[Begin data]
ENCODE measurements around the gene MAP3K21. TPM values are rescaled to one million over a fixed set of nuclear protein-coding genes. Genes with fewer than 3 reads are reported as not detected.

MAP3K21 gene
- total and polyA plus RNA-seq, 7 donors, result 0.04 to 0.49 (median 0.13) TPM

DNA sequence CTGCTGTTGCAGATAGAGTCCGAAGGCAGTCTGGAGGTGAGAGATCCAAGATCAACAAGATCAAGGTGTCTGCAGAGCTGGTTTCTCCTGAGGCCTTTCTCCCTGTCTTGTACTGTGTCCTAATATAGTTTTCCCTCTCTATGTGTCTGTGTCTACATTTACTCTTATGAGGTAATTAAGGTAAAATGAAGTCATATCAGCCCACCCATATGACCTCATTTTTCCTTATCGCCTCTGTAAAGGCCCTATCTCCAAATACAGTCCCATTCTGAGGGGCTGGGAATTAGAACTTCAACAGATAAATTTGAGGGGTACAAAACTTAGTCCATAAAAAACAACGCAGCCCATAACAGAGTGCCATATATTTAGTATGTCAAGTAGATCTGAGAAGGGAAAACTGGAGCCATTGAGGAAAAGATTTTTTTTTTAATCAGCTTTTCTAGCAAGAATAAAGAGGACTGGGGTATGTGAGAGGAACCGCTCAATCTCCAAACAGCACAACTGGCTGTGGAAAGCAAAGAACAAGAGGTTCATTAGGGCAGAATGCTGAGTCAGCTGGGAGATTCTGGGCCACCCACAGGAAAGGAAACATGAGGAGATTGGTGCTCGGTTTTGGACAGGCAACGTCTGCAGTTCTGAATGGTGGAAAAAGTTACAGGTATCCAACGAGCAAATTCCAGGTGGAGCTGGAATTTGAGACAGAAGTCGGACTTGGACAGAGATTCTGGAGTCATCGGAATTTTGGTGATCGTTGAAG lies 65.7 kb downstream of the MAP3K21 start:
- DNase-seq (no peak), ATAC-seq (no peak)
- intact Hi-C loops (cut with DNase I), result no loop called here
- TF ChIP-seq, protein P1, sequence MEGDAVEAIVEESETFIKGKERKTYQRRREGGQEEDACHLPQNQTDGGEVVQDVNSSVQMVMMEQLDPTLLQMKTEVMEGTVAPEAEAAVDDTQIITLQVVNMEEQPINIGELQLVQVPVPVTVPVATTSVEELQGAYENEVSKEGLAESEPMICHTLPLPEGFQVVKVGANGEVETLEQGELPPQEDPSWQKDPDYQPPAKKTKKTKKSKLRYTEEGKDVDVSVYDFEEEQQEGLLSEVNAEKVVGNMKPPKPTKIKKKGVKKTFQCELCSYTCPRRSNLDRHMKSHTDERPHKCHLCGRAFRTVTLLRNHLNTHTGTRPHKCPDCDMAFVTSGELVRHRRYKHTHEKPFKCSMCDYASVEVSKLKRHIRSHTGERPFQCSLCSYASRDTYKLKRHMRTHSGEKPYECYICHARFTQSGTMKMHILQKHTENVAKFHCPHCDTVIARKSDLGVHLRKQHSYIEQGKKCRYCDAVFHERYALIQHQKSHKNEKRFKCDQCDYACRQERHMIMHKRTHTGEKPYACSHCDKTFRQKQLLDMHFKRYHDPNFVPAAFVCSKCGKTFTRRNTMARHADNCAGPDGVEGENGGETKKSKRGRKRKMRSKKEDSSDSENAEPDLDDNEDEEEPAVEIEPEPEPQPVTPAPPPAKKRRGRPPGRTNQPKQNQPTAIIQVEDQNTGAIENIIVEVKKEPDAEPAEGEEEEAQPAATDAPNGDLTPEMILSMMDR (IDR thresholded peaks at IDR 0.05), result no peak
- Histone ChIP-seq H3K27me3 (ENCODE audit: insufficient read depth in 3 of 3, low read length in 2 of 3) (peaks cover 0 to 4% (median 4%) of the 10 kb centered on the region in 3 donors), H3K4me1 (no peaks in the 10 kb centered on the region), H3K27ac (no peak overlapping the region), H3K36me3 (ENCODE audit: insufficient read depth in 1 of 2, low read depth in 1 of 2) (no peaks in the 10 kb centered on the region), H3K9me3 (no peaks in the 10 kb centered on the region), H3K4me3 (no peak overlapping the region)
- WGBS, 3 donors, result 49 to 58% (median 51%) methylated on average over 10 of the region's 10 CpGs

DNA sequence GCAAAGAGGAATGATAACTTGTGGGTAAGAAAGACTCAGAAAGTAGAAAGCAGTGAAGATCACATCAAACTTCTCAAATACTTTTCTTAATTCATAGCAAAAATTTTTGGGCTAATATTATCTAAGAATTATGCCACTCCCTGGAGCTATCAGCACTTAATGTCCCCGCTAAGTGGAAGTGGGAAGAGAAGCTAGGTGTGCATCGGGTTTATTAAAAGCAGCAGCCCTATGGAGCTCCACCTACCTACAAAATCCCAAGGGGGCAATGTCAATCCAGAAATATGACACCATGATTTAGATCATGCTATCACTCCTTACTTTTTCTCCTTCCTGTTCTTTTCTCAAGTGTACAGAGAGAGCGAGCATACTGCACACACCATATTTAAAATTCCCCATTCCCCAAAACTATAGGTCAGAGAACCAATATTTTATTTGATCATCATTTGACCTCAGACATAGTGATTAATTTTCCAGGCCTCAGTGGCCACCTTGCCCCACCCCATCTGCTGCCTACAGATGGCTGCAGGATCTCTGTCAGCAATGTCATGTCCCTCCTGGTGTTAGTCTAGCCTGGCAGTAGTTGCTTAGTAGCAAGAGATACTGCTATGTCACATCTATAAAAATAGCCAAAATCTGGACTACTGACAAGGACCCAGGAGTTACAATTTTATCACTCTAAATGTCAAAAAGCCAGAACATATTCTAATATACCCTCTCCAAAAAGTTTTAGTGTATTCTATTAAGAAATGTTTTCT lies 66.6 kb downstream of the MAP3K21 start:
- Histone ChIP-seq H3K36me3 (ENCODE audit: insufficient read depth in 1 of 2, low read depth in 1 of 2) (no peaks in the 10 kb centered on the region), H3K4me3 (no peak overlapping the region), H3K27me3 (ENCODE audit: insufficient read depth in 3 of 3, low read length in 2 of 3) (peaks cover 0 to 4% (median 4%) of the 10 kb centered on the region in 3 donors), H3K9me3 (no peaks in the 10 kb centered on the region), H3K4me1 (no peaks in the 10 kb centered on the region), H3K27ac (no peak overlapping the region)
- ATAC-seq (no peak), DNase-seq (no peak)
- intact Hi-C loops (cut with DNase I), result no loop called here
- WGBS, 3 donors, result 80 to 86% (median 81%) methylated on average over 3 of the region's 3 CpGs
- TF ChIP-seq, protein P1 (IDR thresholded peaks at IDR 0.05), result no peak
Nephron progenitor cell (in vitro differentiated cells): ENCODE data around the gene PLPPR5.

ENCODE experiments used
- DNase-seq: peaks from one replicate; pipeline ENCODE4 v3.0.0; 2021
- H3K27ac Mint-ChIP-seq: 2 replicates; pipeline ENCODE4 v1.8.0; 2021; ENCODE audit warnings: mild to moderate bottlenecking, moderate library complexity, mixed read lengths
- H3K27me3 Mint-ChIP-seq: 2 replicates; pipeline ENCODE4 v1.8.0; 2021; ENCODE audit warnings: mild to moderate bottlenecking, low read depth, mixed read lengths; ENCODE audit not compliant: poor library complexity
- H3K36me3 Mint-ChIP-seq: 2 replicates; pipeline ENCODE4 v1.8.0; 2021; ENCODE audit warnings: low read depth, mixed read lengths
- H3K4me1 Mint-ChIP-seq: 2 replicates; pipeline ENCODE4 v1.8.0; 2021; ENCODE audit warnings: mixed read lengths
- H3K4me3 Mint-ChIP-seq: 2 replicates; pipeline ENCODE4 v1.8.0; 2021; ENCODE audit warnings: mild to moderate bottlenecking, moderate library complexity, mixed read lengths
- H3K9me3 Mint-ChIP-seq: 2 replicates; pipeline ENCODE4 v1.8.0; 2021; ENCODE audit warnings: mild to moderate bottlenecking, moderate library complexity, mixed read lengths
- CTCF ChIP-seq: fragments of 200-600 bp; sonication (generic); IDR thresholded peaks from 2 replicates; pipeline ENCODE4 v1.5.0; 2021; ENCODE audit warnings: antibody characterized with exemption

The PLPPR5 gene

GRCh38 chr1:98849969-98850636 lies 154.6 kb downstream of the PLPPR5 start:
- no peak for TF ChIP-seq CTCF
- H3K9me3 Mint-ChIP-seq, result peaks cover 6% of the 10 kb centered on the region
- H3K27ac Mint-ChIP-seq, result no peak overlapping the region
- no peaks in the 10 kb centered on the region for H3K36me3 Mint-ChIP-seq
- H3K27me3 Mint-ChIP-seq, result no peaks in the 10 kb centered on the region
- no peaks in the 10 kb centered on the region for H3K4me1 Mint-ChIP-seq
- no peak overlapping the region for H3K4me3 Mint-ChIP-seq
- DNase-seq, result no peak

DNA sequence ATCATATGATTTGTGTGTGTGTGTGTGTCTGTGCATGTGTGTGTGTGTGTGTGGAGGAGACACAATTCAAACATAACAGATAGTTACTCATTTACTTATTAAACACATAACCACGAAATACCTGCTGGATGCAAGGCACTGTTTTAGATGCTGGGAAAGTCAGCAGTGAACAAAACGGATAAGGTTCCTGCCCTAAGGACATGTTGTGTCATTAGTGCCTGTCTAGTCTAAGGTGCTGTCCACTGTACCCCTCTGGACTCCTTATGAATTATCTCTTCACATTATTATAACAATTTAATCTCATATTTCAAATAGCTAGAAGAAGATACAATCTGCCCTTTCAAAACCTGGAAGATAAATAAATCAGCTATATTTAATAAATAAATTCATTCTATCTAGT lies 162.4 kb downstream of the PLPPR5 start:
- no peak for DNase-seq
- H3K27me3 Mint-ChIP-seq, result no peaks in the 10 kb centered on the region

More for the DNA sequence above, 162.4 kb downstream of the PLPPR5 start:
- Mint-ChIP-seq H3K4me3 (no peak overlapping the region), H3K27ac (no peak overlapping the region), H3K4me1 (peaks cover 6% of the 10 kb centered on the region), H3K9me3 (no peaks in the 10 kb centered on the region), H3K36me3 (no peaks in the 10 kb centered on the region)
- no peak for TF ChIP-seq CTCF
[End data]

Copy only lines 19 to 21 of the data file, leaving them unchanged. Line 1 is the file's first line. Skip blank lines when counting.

- H3K27ac Mint-ChIP-seq: 2 replicates; pipeline ENCODE4 v1.8.0; 2021; ENCODE audit warnings: mild to moderate bottlenecking, moderate library complexity, mixed read lengths
- H3K27me3 Mint-ChIP-seq: 2 replicates; pipeline ENCODE4 v1.8.0; 2021; ENCODE audit warnings: mild to moderate bottlenecking, low read depth, mixed read lengths; ENCODE audit not compliant: poor library complexity
- H3K36me3 Mint-ChIP-seq: 2 replicates; pipeline ENCODE4 v1.8.0; 2021; ENCODE audit warnings: low read depth, mixed read lengths